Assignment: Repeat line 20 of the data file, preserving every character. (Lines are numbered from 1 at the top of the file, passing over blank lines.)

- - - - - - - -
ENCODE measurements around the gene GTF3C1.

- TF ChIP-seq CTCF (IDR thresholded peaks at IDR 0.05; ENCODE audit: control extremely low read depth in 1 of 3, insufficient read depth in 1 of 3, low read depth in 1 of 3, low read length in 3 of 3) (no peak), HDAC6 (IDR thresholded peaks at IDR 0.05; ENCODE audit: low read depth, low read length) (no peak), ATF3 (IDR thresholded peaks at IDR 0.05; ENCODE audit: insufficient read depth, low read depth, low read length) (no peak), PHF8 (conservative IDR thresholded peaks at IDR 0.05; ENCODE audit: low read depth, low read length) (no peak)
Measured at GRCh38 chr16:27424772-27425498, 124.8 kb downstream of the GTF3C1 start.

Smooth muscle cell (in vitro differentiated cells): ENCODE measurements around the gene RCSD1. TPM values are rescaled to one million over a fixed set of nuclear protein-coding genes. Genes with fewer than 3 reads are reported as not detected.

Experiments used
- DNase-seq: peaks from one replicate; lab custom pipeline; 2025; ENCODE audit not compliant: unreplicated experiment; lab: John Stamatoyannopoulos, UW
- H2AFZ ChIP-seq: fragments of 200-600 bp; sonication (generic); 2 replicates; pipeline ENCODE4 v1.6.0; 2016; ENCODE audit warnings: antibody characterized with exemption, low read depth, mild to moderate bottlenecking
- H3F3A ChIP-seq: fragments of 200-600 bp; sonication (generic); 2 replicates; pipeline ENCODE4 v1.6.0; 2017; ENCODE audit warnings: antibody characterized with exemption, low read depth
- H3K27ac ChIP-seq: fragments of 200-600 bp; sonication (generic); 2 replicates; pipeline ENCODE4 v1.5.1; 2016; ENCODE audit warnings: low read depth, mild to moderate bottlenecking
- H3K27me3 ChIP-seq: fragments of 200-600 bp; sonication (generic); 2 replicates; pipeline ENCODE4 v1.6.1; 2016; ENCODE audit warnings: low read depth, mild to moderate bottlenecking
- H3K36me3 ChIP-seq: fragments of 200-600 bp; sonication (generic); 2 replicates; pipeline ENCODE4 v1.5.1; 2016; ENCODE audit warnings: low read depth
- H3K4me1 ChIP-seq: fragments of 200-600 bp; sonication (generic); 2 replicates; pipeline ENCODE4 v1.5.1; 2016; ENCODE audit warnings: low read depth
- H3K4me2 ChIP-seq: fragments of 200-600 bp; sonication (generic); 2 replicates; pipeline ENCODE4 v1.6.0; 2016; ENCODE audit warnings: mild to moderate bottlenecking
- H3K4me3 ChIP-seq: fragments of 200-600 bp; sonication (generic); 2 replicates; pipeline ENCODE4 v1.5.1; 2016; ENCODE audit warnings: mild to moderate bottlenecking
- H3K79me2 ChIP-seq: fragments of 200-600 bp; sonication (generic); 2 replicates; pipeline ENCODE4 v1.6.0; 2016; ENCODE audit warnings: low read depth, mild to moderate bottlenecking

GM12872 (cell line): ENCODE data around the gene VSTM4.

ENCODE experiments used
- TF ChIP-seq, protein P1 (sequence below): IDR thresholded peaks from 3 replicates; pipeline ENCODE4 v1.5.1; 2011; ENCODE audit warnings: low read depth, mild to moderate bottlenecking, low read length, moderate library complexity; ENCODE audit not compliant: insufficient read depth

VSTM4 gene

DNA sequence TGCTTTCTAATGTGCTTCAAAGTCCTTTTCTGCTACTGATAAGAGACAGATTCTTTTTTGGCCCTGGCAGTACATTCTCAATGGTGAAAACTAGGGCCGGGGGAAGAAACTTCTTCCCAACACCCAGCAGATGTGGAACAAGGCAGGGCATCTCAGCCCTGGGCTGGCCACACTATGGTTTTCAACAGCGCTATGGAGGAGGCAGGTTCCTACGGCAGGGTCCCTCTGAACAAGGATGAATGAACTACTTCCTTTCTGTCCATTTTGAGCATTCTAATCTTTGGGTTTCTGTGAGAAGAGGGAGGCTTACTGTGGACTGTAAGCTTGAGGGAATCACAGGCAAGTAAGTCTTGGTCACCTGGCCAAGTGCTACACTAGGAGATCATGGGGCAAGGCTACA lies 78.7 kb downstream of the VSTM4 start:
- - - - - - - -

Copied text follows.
DNA sequence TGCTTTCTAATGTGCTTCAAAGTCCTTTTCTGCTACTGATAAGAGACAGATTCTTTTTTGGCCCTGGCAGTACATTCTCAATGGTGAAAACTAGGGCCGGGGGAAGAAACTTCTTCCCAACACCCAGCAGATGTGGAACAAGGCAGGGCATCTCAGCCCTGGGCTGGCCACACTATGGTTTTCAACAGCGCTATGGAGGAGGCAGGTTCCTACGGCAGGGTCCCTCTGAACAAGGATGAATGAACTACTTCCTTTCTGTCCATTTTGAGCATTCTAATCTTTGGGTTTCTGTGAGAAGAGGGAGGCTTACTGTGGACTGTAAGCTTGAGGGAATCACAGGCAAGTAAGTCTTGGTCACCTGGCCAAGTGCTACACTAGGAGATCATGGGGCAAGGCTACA lies 78.7 kb downstream of the VSTM4 start: